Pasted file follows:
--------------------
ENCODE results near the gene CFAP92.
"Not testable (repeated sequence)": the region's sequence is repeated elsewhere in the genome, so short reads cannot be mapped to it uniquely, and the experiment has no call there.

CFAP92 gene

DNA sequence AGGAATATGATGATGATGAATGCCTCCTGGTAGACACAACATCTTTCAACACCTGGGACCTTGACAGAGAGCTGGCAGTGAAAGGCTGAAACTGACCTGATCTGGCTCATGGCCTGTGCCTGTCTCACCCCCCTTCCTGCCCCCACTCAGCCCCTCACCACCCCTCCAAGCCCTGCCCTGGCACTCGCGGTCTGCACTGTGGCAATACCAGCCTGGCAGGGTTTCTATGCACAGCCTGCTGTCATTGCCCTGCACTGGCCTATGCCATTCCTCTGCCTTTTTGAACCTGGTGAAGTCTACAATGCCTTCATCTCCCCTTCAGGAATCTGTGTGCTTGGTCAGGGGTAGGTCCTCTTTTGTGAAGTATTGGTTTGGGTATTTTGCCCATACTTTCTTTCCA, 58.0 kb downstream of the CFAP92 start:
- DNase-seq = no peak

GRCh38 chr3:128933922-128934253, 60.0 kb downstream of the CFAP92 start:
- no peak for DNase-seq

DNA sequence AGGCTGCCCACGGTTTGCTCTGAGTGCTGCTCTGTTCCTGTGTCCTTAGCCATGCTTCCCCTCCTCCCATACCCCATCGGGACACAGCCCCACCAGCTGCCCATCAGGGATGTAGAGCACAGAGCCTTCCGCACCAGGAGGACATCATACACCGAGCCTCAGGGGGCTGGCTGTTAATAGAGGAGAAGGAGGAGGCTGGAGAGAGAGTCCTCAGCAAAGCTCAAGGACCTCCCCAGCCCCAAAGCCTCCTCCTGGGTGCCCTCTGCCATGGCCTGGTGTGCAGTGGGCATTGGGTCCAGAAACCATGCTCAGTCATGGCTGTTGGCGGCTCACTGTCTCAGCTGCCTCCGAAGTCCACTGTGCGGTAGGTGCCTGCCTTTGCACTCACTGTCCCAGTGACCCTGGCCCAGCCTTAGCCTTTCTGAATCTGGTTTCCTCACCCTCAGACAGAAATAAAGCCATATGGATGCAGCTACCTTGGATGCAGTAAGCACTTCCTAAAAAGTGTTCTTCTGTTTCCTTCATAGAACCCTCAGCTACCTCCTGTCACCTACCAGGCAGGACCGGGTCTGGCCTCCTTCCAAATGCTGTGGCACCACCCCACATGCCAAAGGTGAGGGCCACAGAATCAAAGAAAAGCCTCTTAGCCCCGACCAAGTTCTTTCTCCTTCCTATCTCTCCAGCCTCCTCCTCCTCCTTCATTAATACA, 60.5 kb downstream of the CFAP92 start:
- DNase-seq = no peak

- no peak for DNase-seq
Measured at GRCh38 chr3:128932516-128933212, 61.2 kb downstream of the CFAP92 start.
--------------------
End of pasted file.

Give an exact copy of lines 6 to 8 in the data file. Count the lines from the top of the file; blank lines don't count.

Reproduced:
GRCh38 chr3:128933922-128934253, 60.0 kb downstream of the CFAP92 start:
- no peak for DNase-seq

DNA sequence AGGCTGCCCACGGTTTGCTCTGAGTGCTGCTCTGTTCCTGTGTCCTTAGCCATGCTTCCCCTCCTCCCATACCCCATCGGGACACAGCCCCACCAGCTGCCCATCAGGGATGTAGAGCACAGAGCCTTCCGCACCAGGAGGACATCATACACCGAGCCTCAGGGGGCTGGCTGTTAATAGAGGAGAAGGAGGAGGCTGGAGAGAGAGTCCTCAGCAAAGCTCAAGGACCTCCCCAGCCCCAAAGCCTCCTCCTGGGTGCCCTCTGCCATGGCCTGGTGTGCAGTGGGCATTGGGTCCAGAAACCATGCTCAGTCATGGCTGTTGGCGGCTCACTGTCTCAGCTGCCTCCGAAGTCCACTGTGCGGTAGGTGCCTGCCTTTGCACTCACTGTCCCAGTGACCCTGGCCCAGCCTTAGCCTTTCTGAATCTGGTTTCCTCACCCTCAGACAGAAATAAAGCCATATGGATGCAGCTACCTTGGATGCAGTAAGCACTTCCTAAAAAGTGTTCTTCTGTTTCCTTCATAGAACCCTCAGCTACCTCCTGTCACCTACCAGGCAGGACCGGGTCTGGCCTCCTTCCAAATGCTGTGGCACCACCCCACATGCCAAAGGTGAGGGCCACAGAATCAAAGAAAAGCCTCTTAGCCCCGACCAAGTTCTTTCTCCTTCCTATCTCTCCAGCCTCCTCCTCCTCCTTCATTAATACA, 60.5 kb downstream of the CFAP92 start: